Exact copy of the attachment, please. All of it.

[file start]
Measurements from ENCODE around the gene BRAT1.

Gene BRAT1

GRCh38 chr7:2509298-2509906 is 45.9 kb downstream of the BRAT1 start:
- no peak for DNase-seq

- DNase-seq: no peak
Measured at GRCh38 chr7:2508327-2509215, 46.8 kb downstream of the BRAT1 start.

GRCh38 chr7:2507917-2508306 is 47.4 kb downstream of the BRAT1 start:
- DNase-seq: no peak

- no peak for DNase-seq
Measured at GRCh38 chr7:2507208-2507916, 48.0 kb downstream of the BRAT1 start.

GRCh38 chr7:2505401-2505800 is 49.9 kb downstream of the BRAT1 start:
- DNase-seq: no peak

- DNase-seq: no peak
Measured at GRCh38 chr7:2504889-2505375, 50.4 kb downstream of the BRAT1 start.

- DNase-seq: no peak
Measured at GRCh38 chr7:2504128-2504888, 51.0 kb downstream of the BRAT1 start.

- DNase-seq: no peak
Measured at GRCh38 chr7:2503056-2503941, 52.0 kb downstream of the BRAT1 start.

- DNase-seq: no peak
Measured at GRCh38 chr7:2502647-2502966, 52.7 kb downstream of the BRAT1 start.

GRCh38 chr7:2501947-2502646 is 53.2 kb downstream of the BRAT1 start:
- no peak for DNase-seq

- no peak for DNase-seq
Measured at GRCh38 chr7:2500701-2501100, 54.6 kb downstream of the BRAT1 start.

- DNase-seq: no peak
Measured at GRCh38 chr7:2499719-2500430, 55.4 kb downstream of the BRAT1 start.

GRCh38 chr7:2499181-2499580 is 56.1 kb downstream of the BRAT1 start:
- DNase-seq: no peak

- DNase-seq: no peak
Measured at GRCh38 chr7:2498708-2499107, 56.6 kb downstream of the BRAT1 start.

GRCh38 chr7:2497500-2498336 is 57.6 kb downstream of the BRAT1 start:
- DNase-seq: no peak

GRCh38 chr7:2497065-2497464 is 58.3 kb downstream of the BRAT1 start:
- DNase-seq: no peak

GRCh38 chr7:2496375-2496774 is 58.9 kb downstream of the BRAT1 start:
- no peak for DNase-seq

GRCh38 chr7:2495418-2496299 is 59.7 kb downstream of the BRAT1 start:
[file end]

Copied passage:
Measurements from ENCODE around the gene BRAT1.

Gene BRAT1

GRCh38 chr7:2509298-2509906 is 45.9 kb downstream of the BRAT1 start:
- no peak for DNase-seq

- DNase-seq: no peak
Measured at GRCh38 chr7:2508327-2509215, 46.8 kb downstream of the BRAT1 start.

GRCh38 chr7:2507917-2508306 is 47.4 kb downstream of the BRAT1 start:
- DNase-seq: no peak

- no peak for DNase-seq
Measured at GRCh38 chr7:2507208-2507916, 48.0 kb downstream of the BRAT1 start.

GRCh38 chr7:2505401-2505800 is 49.9 kb downstream of the BRAT1 start:
- DNase-seq: no peak

- DNase-seq: no peak
Measured at GRCh38 chr7:2504889-2505375, 50.4 kb downstream of the BRAT1 start.

- DNase-seq: no peak
Measured at GRCh38 chr7:2504128-2504888, 51.0 kb downstream of the BRAT1 start.

- DNase-seq: no peak
Measured at GRCh38 chr7:2503056-2503941, 52.0 kb downstream of the BRAT1 start.

- DNase-seq: no peak
Measured at GRCh38 chr7:2502647-2502966, 52.7 kb downstream of the BRAT1 start.

GRCh38 chr7:2501947-2502646 is 53.2 kb downstream of the BRAT1 start:
- no peak for DNase-seq

- no peak for DNase-seq
Measured at GRCh38 chr7:2500701-2501100, 54.6 kb downstream of the BRAT1 start.

- DNase-seq: no peak
Measured at GRCh38 chr7:2499719-2500430, 55.4 kb downstream of the BRAT1 start.

GRCh38 chr7:2499181-2499580 is 56.1 kb downstream of the BRAT1 start:
- DNase-seq: no peak

- DNase-seq: no peak
Measured at GRCh38 chr7:2498708-2499107, 56.6 kb downstream of the BRAT1 start.

GRCh38 chr7:2497500-2498336 is 57.6 kb downstream of the BRAT1 start:
- DNase-seq: no peak

GRCh38 chr7:2497065-2497464 is 58.3 kb downstream of the BRAT1 start:
- DNase-seq: no peak

GRCh38 chr7:2496375-2496774 is 58.9 kb downstream of the BRAT1 start:
- no peak for DNase-seq

GRCh38 chr7:2495418-2496299 is 59.7 kb downstream of the BRAT1 start: